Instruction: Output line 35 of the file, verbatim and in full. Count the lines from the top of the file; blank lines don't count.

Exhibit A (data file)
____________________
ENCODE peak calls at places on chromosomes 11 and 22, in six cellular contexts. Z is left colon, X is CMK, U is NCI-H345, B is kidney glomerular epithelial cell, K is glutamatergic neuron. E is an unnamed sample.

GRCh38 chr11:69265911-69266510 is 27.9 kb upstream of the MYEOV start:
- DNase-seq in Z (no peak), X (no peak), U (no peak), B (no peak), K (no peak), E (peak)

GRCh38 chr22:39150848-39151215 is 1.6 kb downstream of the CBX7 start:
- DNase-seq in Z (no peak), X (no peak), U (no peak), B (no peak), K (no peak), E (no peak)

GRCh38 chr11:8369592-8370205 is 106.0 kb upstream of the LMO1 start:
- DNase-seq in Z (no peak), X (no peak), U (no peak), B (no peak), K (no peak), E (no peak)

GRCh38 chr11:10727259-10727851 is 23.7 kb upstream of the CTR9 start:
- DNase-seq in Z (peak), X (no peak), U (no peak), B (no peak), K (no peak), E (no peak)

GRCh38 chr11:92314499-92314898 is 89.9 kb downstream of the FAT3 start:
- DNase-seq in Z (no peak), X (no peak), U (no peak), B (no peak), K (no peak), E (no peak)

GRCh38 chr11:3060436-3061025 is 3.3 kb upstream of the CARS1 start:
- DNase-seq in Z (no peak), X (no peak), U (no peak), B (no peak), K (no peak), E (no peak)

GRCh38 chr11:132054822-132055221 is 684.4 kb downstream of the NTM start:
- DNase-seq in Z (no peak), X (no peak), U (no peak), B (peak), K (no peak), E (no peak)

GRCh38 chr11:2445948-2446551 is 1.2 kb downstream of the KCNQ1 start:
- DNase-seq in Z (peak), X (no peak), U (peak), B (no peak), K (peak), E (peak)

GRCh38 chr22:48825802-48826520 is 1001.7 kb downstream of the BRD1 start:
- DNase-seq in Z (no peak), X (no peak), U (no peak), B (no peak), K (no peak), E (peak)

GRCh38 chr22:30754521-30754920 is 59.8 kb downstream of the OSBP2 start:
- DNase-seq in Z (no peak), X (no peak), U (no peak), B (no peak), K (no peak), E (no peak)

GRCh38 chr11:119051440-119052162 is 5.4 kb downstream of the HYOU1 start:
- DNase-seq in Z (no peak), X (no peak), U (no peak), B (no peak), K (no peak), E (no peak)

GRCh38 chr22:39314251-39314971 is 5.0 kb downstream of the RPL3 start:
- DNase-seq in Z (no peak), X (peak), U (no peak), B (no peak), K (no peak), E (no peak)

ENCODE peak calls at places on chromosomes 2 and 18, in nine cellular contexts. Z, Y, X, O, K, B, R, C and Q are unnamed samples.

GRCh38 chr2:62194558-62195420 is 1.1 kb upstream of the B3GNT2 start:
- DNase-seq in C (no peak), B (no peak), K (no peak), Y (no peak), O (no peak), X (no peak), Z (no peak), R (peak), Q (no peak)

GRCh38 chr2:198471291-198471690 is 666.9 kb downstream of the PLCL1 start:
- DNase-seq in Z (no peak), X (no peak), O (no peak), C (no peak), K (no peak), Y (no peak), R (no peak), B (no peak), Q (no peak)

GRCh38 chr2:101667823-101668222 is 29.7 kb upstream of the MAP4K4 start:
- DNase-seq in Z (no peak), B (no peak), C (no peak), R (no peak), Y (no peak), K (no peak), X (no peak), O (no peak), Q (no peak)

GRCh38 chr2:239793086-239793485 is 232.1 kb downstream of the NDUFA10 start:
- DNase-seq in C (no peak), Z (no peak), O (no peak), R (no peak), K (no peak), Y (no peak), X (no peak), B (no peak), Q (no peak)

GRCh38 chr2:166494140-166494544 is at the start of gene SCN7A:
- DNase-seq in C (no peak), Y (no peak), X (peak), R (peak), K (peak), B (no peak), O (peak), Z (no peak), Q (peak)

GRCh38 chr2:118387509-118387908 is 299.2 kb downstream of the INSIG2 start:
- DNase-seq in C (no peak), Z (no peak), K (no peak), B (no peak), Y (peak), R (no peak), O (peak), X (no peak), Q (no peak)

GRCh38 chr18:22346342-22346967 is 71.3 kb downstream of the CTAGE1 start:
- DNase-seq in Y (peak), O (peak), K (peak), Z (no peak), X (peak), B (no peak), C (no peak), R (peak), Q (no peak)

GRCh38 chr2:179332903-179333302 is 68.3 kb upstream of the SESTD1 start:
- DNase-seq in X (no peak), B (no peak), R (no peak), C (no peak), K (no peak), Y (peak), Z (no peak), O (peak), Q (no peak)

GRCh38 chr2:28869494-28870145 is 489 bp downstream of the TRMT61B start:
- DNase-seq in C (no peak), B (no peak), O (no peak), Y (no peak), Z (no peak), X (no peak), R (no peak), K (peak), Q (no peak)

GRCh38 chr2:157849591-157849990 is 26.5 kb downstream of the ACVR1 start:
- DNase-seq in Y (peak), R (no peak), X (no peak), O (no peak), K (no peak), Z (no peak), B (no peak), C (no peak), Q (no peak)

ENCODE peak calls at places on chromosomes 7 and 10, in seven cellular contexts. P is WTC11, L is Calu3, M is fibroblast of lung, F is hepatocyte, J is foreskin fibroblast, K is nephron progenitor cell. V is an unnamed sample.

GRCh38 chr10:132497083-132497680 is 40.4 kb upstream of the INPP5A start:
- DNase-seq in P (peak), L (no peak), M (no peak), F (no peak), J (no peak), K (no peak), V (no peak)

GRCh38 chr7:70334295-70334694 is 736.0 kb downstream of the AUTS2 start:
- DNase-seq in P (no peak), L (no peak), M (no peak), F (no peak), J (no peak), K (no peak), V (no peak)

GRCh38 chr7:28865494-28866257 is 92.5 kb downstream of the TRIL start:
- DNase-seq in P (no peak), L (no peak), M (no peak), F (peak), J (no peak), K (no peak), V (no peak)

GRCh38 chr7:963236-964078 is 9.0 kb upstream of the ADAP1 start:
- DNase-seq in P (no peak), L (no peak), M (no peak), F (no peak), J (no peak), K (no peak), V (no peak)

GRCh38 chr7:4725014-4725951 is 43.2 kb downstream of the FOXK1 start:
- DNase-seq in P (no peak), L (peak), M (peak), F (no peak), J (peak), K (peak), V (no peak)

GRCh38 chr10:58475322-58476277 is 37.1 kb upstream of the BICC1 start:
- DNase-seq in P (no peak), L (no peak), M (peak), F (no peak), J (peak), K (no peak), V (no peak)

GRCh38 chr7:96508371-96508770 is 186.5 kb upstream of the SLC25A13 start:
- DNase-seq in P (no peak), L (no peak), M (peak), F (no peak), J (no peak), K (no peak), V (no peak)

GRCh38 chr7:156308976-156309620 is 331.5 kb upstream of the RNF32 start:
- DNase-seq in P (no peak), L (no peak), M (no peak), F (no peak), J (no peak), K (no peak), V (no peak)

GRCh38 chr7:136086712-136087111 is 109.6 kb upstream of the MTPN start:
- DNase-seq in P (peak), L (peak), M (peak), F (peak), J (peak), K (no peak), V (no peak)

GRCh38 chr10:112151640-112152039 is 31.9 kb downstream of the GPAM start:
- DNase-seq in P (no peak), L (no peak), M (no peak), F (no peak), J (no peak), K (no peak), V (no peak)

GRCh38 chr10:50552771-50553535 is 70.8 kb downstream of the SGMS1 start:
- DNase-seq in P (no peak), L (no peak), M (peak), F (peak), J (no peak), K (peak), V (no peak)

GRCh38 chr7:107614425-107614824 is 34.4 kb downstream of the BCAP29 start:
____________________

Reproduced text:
GRCh38 chr2:166494140-166494544 is at the start of gene SCN7A: